Rule of thumb for volume added by honey to finished product?

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Silenoz

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Hello all,

I am currently experimenting with writing my own recipes and in these aiming at exceeding the alcohol tollerance of the yeast so as to avoid backsweetening as much as possible.
What I wondered therefore is if there is some rule of thumb for culculating in an easy way how much volume honey will add to the total volum after the sugars have fermented out.

Kind regards,

Maarten
 

dmw_chef

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It's not 1:1, but that's a reasonable place to start for rough estimation purposes, but the volume won't change a noticeable amount through fermentation. If you're talking about designing the recipe to stall out, the volume doesn't matter really.
 

Silenoz

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With stalling out you mean exceeding the alcohol tollerance?
True for merely exceeding the alcohol tollerance it is not strictly needed, but I am trying to design my recipes with some extra volume for racking so that I don't need to either dilute it and end up using ýeast stop anyway or top up with marbles or such :)
 

dmw_chef

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With stalling out you mean exceeding the alcohol tollerance?
Yes, presuming good nutrition.

True for merely exceeding the alcohol tollerance it is not strictly needed, but I am trying to design my recipes with some extra volume for racking so that I don't need to either dilute it and end up using ýeast stop anyway or top up with marbles or such
You don't need it there either. You just need to have a desired volume, and calculate the amount of honey by weight you need for your desired OG. Add half your water, dissolve honey in it, then top up to desired volume.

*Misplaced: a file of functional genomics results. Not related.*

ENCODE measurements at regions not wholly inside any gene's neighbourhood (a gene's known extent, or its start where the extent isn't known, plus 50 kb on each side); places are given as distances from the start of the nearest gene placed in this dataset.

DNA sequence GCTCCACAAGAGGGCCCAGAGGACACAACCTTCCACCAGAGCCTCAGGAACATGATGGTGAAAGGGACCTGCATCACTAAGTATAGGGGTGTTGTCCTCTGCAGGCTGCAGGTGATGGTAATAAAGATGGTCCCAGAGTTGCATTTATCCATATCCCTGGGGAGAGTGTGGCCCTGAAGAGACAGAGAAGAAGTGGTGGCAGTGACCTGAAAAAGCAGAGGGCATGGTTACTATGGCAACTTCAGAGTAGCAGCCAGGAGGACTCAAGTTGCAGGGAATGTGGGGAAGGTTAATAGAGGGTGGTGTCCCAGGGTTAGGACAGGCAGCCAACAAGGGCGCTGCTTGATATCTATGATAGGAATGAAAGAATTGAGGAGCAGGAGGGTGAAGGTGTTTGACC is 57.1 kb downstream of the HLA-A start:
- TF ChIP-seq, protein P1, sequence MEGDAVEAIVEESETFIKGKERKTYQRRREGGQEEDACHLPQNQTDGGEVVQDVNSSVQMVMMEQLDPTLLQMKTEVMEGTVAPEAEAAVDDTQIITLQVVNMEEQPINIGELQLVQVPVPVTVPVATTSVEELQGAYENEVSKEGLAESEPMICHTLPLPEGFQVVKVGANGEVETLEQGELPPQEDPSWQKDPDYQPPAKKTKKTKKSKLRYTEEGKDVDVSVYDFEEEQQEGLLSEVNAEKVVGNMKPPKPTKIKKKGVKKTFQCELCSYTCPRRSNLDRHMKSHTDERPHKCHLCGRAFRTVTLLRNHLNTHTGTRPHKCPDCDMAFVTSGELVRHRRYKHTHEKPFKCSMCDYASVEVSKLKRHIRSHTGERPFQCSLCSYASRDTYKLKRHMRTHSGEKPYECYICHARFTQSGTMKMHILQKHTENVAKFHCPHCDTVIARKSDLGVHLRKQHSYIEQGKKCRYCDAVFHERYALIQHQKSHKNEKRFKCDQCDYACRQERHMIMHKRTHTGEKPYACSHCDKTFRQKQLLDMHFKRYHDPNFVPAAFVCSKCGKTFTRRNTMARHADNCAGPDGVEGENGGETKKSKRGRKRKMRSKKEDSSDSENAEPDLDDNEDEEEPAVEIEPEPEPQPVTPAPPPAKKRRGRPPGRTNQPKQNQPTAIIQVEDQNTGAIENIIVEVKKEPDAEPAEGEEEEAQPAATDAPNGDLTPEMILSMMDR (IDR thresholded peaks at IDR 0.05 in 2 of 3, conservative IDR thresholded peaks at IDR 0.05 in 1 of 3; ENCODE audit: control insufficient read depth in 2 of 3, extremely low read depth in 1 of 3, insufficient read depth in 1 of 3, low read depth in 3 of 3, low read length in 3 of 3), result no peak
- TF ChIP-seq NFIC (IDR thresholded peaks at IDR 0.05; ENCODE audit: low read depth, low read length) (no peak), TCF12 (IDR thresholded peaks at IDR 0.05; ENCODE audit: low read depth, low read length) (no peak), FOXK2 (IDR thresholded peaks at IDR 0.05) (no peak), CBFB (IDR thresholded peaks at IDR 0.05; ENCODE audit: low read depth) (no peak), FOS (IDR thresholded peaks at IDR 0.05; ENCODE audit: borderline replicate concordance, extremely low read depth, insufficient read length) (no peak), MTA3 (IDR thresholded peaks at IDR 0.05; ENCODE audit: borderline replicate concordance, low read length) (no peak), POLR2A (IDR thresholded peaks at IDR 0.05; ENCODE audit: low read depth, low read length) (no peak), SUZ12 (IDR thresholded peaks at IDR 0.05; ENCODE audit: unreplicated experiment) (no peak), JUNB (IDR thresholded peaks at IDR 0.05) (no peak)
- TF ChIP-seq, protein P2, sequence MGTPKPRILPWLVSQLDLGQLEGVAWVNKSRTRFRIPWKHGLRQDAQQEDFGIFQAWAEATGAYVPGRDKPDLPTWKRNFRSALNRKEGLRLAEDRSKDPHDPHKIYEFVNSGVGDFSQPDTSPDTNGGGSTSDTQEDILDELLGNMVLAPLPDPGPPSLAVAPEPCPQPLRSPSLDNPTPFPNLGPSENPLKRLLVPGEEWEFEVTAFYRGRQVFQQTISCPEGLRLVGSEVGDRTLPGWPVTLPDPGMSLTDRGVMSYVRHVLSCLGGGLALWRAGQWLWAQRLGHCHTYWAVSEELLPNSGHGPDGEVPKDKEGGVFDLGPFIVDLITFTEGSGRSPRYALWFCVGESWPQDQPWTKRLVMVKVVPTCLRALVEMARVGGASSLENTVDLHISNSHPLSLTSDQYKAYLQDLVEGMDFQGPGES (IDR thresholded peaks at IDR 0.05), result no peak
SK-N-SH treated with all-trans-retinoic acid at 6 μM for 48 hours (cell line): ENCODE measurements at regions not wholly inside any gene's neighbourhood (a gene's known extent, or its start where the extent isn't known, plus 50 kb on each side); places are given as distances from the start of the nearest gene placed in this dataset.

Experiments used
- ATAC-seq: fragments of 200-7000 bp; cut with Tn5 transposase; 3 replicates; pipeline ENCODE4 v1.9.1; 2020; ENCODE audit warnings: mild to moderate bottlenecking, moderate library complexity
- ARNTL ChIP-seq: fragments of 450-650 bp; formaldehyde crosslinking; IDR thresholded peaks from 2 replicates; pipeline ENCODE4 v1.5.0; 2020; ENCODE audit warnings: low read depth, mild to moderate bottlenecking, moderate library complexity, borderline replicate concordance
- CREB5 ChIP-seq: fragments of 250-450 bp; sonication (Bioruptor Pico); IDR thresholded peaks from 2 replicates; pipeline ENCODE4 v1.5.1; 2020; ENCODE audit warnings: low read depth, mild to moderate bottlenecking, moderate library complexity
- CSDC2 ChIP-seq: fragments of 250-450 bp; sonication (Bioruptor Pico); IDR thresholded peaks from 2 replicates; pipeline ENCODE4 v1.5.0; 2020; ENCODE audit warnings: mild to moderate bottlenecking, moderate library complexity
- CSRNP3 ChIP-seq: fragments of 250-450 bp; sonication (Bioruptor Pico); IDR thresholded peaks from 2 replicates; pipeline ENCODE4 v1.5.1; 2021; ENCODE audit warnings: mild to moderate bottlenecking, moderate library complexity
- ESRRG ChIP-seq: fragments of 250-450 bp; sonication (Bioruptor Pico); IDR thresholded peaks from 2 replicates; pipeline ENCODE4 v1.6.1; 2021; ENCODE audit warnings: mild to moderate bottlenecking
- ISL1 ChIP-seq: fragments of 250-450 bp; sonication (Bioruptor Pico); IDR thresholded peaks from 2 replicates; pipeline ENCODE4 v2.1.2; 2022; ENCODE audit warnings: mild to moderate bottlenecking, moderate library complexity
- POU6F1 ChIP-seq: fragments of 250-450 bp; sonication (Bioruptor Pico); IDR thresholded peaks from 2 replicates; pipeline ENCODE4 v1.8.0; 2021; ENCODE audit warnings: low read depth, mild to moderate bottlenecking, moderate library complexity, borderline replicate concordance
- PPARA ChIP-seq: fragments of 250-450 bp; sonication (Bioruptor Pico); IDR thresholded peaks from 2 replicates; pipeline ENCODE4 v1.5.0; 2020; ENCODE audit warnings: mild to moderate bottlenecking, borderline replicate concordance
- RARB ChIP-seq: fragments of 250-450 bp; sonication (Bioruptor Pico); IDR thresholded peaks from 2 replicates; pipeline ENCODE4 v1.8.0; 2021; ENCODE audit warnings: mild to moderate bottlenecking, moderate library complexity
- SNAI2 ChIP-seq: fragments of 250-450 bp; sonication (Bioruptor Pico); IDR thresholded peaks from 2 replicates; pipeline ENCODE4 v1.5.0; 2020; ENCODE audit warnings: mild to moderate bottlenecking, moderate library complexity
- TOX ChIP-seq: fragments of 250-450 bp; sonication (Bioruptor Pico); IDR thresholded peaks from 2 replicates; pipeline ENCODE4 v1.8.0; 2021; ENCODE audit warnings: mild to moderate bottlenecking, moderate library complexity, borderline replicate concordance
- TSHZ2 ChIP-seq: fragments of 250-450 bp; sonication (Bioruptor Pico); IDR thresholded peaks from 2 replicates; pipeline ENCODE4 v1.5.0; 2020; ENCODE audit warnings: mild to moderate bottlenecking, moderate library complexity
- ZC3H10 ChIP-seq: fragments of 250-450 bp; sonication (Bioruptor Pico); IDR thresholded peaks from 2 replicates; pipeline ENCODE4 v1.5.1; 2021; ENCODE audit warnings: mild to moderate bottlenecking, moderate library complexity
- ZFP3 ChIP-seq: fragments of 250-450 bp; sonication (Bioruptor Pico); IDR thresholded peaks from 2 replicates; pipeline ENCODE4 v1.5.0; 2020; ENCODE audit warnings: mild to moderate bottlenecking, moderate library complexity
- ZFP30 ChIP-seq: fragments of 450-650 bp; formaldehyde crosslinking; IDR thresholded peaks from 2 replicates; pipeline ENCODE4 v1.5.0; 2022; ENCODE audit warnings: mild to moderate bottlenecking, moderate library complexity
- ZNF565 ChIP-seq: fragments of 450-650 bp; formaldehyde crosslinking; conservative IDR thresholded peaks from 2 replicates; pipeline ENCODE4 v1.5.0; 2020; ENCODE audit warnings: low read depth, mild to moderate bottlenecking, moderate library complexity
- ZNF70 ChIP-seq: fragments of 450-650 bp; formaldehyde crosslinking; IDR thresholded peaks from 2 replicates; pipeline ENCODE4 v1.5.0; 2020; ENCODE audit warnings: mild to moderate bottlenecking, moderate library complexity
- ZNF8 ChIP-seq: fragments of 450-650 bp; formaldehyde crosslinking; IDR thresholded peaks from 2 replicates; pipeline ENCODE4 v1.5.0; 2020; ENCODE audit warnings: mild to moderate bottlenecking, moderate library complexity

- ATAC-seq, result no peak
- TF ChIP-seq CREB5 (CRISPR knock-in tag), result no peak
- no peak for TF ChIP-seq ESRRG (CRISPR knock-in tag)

the only place where I can see the volume after addition is for calculating the delta in ABV caused by back sweetining is going to cause so that you can accurately determine if you're going to be over the delle limit. Even then, assuming 1:1 volume change (which it will not be) will give you a more conservative delle calculation.
 

Silenoz

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In determining the amount of yeast nutrient needed I'm going by Steve Piatz's recommendations in The Complete Guide to Making Mead where he says to use 4 gr of Fermaid K and 8 gr of DAP per typical 5 gallon batch. Do you think this is a good ratio to go by assuming that one is not using a yeast that has high DAP demands?

Delta in ABV? What do you mean by that? I'm clearly not familiar yet with all the lingo :p

Am I missing something? I mean as I didn't know that I can consider the volume added by honey more or less constant the question made sense, or?

Is the same true in regards to white sugar, is the volume added by that also more or less 1:1?

As in regards to calculating the OG by honey weight, I did this according to the graph in the above mentioned book and have found that I have need to add more honey to get up to the desired OG. This has been the case with both storebought honey and honey from the local bee-farmer, have I been doing something wrong perhaps, or can sugar content in honey fluctuate this much from batch to batch?
 

dmw_chef

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In determining the amount of yeast nutrient needed I'm going by Steve Piatz's recommendations in The Complete Guide to Making Mead where he says to use 4 gr of Fermaid K and 8 gr of DAP per typical 5 gallon batch. Do you think this is a good ratio to go by assuming that one is not using a yeast that has high DAP demands?
Oh lord, absolutely not. Perhaps for a 1.04-1.05 OG.